Ian Thomas, PhD; State and Local Program Director

The Salt Path by Raynor Winn

The Salt Path by Raynor Winn is a true story about the healing power of walking.  In response to twin disasters – learning that her husband, Moth, was terminally ill and losing everything to bankruptcy – Ray and Moth decided to walk the 630-mile Cornish Coastal Footpath.  Lashed by Atlantic storms, this rugged trail climbs over cliff tops and descends steeply to small beaches. Camping wild, eating what they could afford on a tiny social security check, and putting one foot in front of the other, they eventually complete the walk and recover their lives in the process.

Nicole Smith

Invisible Women: Data Bias in a World Designed for Men by Caroline Criado Pérez

A big audiobook lover, Nicole stated that this is one of those books that also required a hard copy. “It’s a highlighter,” she describes. And she’s right. This book, which opens on a fascinating story about something that seems gender-neutral on its face: Snow clearing. But when elected officials in Sweden joked that there was no way in which clearing snow from city streets could possibly be sexist, further examination proved otherwise.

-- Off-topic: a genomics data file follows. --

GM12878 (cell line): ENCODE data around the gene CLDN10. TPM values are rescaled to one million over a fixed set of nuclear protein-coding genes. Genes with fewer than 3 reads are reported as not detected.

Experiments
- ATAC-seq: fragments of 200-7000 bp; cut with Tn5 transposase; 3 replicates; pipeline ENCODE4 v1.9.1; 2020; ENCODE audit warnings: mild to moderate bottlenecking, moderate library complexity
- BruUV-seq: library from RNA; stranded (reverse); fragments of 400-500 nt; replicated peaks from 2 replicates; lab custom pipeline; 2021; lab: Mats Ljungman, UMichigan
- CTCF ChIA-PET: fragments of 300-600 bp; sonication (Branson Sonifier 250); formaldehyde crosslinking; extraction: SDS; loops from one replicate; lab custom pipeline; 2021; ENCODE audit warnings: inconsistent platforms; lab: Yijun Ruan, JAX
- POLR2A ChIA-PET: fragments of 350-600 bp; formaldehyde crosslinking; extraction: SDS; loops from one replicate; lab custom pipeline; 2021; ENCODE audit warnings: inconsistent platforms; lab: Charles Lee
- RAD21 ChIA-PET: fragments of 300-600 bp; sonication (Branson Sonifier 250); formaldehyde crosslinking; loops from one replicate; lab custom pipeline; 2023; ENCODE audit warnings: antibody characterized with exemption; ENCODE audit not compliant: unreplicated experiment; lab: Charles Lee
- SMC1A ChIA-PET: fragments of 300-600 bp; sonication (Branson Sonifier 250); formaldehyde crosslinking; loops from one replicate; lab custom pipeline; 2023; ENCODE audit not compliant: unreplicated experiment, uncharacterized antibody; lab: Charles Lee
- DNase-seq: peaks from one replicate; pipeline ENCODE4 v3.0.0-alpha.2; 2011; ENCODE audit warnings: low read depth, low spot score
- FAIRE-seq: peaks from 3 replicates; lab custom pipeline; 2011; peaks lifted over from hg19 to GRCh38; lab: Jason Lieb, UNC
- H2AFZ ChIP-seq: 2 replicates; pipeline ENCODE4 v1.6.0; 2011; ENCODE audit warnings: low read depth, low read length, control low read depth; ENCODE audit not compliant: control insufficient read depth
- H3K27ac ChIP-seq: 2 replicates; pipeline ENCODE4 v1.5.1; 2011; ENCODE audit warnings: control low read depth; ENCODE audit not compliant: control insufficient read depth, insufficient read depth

Brianna Carrol, Fund Development Manager

Wild (the movie, and maybe the book)

Most of us know about Cheryl Strayed’s Wild by now. The true story of a young woman walking the Pacific Crest Trail and finding herself, it became a captivating film featuring Reese Witherspoon. Bri says that she loved the message of the film and the way that walking and the outdoors were so central. However, she hasn’t read the book — though she has it on her own to-read list.

Hanna Brooks Olsen, Interim Communications Manager

Evicted: Poverty and Profit in an American City, by Matthew Desmond

Perhaps one of the best examples of the impact on policy and the built environment on the mental and physical wellbeing, this book won a well-deserved Pulitzer in 2017. It’s a deeply human portrait of the ways that poverty impacts the ability for families to plan and make decisions, ultimately leading them to one undesired outcome after another. Matthew Desmond is a Harvard sociologist and MacArthur “Genius” winner, so he’s got the credibility to back up the hype of his work. This is a great book for anyone who’s ever wondered how, exactly, people get trapped in the cycle of poverty.

A Libertarian Walks Into a Bear: The Utopian Plot to Liberate an American Town (And Bears), by Matthew Hongoltz-Hetling

What happens when a tiny township decides to experiment with the absolute rejection of government intervention? Building codes go out the window. The library becomes a shell of itself. Structure fires become a daily event — and, without a fire department, there’s no one to extinguish them. Oh, and there are a lot of bears. Like, really a lot of bears. This is a well-written and interesting book that answers some of our biggest “what-ifs,” while also providing an example of the vitality of local governments.